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Best of Liz Benston

Gaming Guru

Liz Benston
 

Casino Companies Phasing in 'Code of Conduct'

17 September 2004

LAS VEGAS -- Starting this month, many major Las Vegas casinos as well as their sister properties nationwide will post brochures for customers that would have been unthinkable in the early days of legalized gambling, when secrecy and shady business practices were the norm.

The brochures list the typical house advantage for several casino games such as slots and blackjack as well as how much customers can expect to lose for every $100 bet. They also explain the role of other factors involved in the gambling experience such as government regulation, basic statistics and the speed or length of time spent making bets.

They also mark the final piece of an ethics policy adopted about a year ago by the American Gaming Association, whose members include the country's largest non-tribal casino companies and slot machine makers.

The AGA's "Code of Conduct for Responsible Gaming" has been applauded by big casinos and some problem gambling advocates but criticized by others who say it will do little to help compulsive gamblers who need help most. Others say it is a careful attempt by casinos to protect themselves in an age when gambling addicts are increasingly suing casinos.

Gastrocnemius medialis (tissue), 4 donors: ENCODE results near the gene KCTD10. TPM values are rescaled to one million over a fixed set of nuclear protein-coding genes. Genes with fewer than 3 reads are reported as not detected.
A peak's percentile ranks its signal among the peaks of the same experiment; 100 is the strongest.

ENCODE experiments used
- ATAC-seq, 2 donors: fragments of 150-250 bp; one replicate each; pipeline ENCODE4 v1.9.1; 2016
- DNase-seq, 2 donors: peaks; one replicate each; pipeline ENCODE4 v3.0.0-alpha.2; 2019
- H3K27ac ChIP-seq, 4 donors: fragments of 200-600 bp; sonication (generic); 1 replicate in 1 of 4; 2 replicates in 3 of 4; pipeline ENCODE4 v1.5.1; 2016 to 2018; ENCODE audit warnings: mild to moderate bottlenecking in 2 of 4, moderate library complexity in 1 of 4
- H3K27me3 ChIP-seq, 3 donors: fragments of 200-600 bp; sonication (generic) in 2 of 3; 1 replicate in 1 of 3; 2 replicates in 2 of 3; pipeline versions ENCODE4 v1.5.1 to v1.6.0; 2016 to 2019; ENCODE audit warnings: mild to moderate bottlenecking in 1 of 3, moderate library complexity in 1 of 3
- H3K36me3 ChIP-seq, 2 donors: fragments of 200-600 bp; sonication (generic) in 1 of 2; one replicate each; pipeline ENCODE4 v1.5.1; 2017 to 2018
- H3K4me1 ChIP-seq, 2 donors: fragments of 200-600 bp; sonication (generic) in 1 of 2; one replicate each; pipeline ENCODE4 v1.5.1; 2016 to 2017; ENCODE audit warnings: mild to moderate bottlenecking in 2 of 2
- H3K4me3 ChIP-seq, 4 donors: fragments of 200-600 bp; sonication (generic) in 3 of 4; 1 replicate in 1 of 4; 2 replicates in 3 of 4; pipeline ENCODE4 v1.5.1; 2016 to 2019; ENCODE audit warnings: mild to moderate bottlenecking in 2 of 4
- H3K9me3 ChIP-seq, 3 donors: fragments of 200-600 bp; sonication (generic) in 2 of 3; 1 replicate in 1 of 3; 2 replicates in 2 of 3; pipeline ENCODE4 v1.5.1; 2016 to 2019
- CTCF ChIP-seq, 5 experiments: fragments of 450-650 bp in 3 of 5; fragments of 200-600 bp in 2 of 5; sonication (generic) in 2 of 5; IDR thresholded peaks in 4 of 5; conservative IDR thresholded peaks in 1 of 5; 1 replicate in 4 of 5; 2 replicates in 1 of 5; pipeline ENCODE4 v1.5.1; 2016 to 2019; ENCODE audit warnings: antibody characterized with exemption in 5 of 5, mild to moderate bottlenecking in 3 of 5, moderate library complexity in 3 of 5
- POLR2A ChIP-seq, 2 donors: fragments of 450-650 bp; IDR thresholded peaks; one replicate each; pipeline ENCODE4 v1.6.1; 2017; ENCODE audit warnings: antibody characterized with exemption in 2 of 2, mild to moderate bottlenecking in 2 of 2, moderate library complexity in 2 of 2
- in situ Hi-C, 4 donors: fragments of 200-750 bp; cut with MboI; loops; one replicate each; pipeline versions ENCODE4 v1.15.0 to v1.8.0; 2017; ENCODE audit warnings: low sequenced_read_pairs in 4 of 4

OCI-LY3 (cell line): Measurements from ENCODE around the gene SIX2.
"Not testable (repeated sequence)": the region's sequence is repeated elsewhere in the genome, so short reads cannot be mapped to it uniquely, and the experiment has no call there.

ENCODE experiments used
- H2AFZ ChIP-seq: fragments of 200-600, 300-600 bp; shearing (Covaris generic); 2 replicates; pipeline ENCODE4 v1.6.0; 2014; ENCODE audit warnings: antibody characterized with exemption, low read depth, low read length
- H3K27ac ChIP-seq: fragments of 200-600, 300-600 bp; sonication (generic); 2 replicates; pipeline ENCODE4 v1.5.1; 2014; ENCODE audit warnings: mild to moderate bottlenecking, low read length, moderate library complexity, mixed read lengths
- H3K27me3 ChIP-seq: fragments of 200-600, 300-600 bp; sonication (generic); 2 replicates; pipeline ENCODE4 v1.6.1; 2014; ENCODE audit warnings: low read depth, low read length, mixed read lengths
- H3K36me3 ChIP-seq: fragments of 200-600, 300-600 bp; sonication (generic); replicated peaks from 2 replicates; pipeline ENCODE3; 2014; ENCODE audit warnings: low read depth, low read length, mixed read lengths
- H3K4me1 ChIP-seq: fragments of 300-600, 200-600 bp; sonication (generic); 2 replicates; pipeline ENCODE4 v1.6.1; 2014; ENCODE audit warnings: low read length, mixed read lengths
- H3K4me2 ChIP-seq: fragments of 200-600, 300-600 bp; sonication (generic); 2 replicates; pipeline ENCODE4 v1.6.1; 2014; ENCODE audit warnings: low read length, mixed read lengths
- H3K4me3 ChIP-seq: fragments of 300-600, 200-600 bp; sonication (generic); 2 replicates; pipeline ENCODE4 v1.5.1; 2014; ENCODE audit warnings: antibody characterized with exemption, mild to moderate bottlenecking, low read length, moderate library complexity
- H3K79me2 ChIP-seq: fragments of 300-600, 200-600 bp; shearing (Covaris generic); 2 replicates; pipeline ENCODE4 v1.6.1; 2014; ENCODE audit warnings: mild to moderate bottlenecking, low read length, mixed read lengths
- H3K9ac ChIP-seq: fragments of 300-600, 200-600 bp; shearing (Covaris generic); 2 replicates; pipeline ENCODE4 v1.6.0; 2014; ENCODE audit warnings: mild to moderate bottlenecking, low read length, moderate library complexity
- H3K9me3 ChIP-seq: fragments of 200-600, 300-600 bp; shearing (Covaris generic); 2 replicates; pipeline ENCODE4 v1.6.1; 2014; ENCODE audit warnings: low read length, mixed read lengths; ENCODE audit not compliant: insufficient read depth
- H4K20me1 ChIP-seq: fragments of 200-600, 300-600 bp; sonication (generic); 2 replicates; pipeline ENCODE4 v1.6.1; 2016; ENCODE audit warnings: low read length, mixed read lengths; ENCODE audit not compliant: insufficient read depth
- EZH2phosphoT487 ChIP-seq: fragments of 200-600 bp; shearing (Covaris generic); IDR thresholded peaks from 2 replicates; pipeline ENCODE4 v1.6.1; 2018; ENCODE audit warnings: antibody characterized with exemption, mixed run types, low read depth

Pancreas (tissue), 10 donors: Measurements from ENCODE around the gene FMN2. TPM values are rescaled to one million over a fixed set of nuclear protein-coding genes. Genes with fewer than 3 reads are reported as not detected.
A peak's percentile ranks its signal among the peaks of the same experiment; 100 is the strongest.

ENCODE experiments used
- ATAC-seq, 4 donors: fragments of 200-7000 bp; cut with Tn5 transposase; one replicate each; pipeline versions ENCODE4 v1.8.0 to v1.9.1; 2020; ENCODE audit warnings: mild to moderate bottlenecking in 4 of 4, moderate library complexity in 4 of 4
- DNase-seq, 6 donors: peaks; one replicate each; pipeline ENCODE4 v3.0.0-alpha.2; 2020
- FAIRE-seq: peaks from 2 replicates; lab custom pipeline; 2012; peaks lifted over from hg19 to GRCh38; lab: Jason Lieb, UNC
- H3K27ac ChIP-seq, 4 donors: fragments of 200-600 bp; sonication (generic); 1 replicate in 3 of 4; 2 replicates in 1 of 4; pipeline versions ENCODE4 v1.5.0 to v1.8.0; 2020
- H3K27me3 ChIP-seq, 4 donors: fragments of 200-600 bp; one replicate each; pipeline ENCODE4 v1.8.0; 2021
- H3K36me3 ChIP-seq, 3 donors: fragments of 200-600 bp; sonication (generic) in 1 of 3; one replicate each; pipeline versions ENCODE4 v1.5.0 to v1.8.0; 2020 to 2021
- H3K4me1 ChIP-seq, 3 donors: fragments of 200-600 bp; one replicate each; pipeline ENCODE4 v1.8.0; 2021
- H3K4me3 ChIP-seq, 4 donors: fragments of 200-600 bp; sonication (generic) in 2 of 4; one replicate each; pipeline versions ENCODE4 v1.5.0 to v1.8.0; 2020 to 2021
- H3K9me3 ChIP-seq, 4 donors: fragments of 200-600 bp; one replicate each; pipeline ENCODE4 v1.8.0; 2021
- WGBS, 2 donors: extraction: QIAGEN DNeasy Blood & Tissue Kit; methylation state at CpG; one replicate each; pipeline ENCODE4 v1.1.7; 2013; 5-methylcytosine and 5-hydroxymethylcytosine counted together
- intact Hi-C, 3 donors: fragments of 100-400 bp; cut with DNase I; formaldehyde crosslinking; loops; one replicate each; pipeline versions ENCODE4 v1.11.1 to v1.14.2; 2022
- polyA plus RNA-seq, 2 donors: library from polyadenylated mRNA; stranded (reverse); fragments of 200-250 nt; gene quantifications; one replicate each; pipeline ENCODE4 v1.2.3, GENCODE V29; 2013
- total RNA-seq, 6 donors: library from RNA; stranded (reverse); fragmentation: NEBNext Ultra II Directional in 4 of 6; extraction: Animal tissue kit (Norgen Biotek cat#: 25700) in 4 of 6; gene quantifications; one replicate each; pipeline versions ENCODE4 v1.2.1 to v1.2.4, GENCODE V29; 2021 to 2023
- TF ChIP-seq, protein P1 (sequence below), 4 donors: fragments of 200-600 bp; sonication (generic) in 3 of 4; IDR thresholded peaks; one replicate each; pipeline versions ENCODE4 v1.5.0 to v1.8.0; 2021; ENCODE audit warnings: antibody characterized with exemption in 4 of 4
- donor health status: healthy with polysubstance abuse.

AGA members had a deadline last week to implement the four-page code, though there's no enforcement mechanism for forcing casinos to comply with the policies. The code is primarily a collection of best practices already in use, members say.

Most companies were already following the basic aspects of the policy when it was adopted, but the code marks the first time that all major companies will follow the same public pledge, they say.

"The purpose was to provide consistency among all AGA members and to put (an ethics policy) on paper," said Lesley Pittman, spokeswoman for Station Casinos Inc. and a member of an AGA task force that developed the policy.

Among other things, the policy calls for member companies to offer problem gambling helpline numbers on brochures in their casinos as well as on company Web sites.

Casino members must also post a responsible gambling message and a helpline number for gamblers in advertising pieces "where practical." Advertising pieces must not be posted in venues geared toward minors and must not "contain claims or representations that gaming activity will guarantee and individual's social, financial or personal success."